Sunday, December 20, 2020

Target Shooting Committees in a Forest Near You

Trash No Land is now accepting Volunteers to serve on multiple target shooting committees throughout Oregon and Washington. Choose your favorite forest and join that committee. We need committee Members and Directors. Serve as long as you wish and as often as you can.

Your committee will focus on, and discuss, recreational target shooting in your local public land area. This is a grass roots effort to save, preserve and improve recreational shooting on public lands.

This meeting hall consists of multiple individual teams in multiple forests who are all on the same 'bigger' team.  We are all focused on the same goal... "to make a positive difference in public land target shooting".
We are fed up with the mess and irresponsible shooting that often happens in our forests. We are strapping on our boots to make a difference Northwest wide. We are getting involve, on a local and regional level, with forest agencies to help monitor and care for our great outdoors. And now we have one central meeting place where we can all learn from each other, share information and implement our ideas to cause a positive difference.
The forum is a private forum, owned and operated by Trash No Land (not regulated by any social media giants).  It is not your typical forum you find on the open web.  There are no classifieds or politics and it's not a place to find secret shooting sites.  It's a forum focused on a mission.
Please join and be a part of a great thing for our great outdoors and the recreational shooting sports.  Click the link below and you'll be off to the shooting range!

Sunday, December 6, 2020

Impromptu Cleanup happened at Wolf Creek Lanes

Steve Williams, a member of Trash No Land, put out a call for help, on the website forum, to go clean up the North Fork Wolf Creek Rd shooting lanes in the Tillamook State Forest and six good stewards joined him.  Other shooters, who were already shooting at the lanes, saw their good work, paused their recreation time and lent a hand.

Steve tells us they were able to do a fair job on lanes 3 and 4 but couldn't get the trash at lanes 1 & 2.  They removed 33 bags of trash, three tires, several plastic bins and a hamper, some various pieces of wood, and one really shot up 50 gallon drum lid. It filled two pick ups and the back of a Subaru wagon. All of this off of just two lanes. They were able to get a quick look at lanes 1 & 2 earlier, and while they can certainly use some cleaning, they weren't anywhere near that bad. At least half of the trash taken off of both Lanes 3 & 4 appeared to be non-shooting related dumping. Mostly household trash.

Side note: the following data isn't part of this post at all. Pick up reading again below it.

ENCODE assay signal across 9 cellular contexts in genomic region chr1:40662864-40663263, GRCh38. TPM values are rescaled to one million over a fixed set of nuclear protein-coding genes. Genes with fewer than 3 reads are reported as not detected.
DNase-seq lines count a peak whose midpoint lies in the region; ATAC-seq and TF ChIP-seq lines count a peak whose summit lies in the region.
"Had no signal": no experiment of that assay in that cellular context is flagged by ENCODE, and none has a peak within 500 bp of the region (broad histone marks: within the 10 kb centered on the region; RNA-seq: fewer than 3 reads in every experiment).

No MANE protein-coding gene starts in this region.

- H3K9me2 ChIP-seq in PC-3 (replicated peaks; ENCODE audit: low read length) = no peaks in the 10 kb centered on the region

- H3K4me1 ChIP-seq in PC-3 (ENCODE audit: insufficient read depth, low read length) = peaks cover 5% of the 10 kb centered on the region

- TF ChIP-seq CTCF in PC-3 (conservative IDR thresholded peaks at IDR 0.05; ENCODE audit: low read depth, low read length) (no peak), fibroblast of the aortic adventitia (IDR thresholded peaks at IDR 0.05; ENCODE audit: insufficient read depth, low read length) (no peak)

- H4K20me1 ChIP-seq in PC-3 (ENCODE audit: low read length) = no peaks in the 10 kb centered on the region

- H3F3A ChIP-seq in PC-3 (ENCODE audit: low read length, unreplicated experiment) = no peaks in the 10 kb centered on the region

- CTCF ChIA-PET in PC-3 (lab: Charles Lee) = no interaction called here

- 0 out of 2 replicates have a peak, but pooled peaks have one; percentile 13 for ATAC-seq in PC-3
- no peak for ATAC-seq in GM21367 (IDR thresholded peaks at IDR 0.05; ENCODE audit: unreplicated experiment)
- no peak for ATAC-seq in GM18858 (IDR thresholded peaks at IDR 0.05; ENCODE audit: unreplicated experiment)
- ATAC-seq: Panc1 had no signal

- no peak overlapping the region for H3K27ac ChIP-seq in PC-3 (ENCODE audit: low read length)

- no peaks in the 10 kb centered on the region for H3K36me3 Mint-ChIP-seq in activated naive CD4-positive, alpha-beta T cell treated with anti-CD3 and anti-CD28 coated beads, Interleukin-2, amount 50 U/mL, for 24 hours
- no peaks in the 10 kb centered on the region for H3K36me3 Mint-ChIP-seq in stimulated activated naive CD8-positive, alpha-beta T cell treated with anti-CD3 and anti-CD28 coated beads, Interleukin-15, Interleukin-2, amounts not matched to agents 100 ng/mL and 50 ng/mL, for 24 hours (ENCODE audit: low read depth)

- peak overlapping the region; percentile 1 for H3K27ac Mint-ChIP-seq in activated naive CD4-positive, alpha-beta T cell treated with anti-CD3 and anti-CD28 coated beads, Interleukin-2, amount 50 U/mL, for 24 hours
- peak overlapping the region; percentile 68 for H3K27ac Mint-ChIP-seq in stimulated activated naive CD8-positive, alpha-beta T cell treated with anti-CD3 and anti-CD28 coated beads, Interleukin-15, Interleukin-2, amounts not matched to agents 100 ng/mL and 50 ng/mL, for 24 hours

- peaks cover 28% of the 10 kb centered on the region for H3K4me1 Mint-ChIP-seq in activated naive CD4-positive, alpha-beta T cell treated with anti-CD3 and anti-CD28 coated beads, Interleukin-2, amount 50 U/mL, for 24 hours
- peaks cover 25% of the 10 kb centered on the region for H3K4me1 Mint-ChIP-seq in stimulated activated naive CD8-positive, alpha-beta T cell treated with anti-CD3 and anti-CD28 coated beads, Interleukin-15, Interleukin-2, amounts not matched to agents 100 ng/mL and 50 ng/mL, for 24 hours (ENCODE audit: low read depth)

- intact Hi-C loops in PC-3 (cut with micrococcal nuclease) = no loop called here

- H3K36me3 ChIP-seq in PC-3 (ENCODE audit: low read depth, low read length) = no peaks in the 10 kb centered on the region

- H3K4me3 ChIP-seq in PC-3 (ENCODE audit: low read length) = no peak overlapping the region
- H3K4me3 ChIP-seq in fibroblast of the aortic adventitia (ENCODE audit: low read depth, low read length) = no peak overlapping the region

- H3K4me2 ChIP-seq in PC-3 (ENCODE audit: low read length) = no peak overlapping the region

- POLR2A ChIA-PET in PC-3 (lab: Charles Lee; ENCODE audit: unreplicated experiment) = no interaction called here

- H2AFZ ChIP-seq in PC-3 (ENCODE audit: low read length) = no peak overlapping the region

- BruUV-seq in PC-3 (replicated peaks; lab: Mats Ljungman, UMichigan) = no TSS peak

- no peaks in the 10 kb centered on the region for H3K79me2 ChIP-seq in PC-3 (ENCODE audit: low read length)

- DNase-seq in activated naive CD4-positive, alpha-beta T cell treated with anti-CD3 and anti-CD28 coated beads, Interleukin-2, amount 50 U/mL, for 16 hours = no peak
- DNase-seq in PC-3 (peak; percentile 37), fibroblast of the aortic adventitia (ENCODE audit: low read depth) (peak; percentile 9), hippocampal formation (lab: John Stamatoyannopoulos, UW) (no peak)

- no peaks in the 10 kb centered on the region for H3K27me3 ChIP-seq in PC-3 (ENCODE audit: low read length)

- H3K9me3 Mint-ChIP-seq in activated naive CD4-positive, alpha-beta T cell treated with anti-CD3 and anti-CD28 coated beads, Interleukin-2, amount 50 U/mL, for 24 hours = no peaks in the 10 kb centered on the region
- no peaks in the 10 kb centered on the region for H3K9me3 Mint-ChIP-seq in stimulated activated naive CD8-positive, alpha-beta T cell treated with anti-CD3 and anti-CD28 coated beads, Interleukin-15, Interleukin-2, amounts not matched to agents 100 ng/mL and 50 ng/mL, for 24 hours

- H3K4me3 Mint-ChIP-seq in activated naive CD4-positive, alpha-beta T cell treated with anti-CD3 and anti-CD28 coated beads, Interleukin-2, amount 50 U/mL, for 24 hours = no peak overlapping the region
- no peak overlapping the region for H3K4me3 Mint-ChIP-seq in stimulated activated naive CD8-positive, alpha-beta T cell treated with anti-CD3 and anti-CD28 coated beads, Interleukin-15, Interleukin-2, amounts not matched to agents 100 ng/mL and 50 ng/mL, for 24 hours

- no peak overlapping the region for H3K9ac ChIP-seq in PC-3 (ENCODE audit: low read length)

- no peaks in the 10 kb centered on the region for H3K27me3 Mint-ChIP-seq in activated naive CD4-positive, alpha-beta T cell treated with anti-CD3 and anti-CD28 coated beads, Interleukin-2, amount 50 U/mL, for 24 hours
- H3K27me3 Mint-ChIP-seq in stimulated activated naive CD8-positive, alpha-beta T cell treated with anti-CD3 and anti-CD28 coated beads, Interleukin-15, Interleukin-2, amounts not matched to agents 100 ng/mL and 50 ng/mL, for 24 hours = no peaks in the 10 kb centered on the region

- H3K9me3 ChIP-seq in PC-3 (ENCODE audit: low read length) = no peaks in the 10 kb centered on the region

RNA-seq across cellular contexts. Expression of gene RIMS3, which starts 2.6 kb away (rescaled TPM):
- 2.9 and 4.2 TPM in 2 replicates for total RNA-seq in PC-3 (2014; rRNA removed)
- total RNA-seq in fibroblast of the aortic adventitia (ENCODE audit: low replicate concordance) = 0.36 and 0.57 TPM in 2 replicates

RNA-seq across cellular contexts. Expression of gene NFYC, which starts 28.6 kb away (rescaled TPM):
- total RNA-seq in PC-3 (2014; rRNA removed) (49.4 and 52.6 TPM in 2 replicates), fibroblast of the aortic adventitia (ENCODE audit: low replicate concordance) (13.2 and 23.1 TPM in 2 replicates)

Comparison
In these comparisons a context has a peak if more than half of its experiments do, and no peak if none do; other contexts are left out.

They found this in the parking area at lane 3:

Garbage dump at parking area of lane 3.

They also found pretty much the same household items dumped across from lane 4 (including a computer monitor and three tires).

More illegal dumping near lane 4.

The guys that were shooting on lane 3 took a break, grabbed some bags, and lent a hand.

Big THANK YOU for helping out!

They got a group photo on lane 4 along with the two gentlemen, already at the lane, who proactively joined the clean up. Like the people on lane 3, everyone they met out shooting very much wanted to get involved in volunteer efforts at the lanes.

The disposal cost was shared among the volunteers.
This is the kind of effort we love to see and highly encourage!  A simple shout out for help and great things can happen.  Thank you all for your share~n~care of our great outdoors and the shooting sports on public lands!


Sunday, October 11, 2020

Soggy Bottom Boys Perform At A Rained-Out Quarry

 “Neither rain nor mud nor gloom of cloudy skies stays these volunteers from the swift completion of their dedication to stewardship”!

Twelve responsible target shooters endured the showery elements to perform their stewardship magic at the rained-out Miller’s Quarry gravel pit, near Welches Oregon, this past Saturday, October 10, 2020.  Armed with implements of trash removal, they pressed on through the relentless onslaught of rain.  And they got wet.  Very wet!

The grass roots cleanup effort was started by a member of the website forum NorthwestFirearms dot com, Tim Huber.  He put out a call for help to clean up one of his favorite places to shoot and was quickly joined by several others who share the same values and concerns.  Knowing quite well, of the poor weather conditions, they stuck to their guns and got it done!

The Miller’s Quarry gravel pit has been a source of contention between nearby residents and target shooters for some time now.  Noise and trash are at the heart of the conflict.  The noise part could be improved if shooters would consider more reasonable hours for shooting, (like late start mornings and done early evenings).  Suppressors would be ideal, however, price and availability inhibit their use.  The trash part should not even happen, as it is every user’s responsibility to remove what they brought in.  Continuous monitoring, reporting and maintenance are very important to this, and any, kind of recreation.

As with most all types of recreation, the responsible users are not the problem.  It’s the ones who either don’t value ownership in the land, don’t make the effort to educate themselves of the rules, haven’t yet developed a firm set of ethics, or perhaps simply don’t care.  Many of these users can be reached through education and information, however there are some who just will not listen.  Responsible users are those who learn the rules, recreate responsibly, practice regular stewardship and help improve recreation through communication to other users.  It is good to see this kind of involvement from responsible target shooters, hunters and shooting sports enthusiasts.

This cleanup was assisted by Clackamas County Dump Stoppers, who dedicated their dump truck, and one of their finest employees Charlie, all day to the cause of quality recreation for all.  Thank you, Dump Stoppers and Charlie!

We also appreciate the BLM for their daily work to provide and improve quality recreation opportunities to all who visit our public lands.

 The Trash No Land organization provided an appreciation BBQ lunch and several volunteers were also members of Trash No Land.

Our twelve volunteers performed a much-needed service in the midst of a rained-out quarry.  They went home with pride in their hearts and some real soggy bottoms!  Thank you all!

Sunday, September 27, 2020


Year 2020 as been an abnormal year for many things and recreational activity on our public lands has been one of those abnormalities. The result is an overwhelming amount of trash has been left behind on the lands we value so much.

As Americans, we enjoy the freedom to recreate as we wish on our public land but it must be done with a standard of ethics and stewardship in our hearts. Every visit to nature must include the ethical virtues of fairness, integrity, responsibility, and respect. We also must adhere to the values of stewardship as we share in the careful and responsible management of our great outdoors.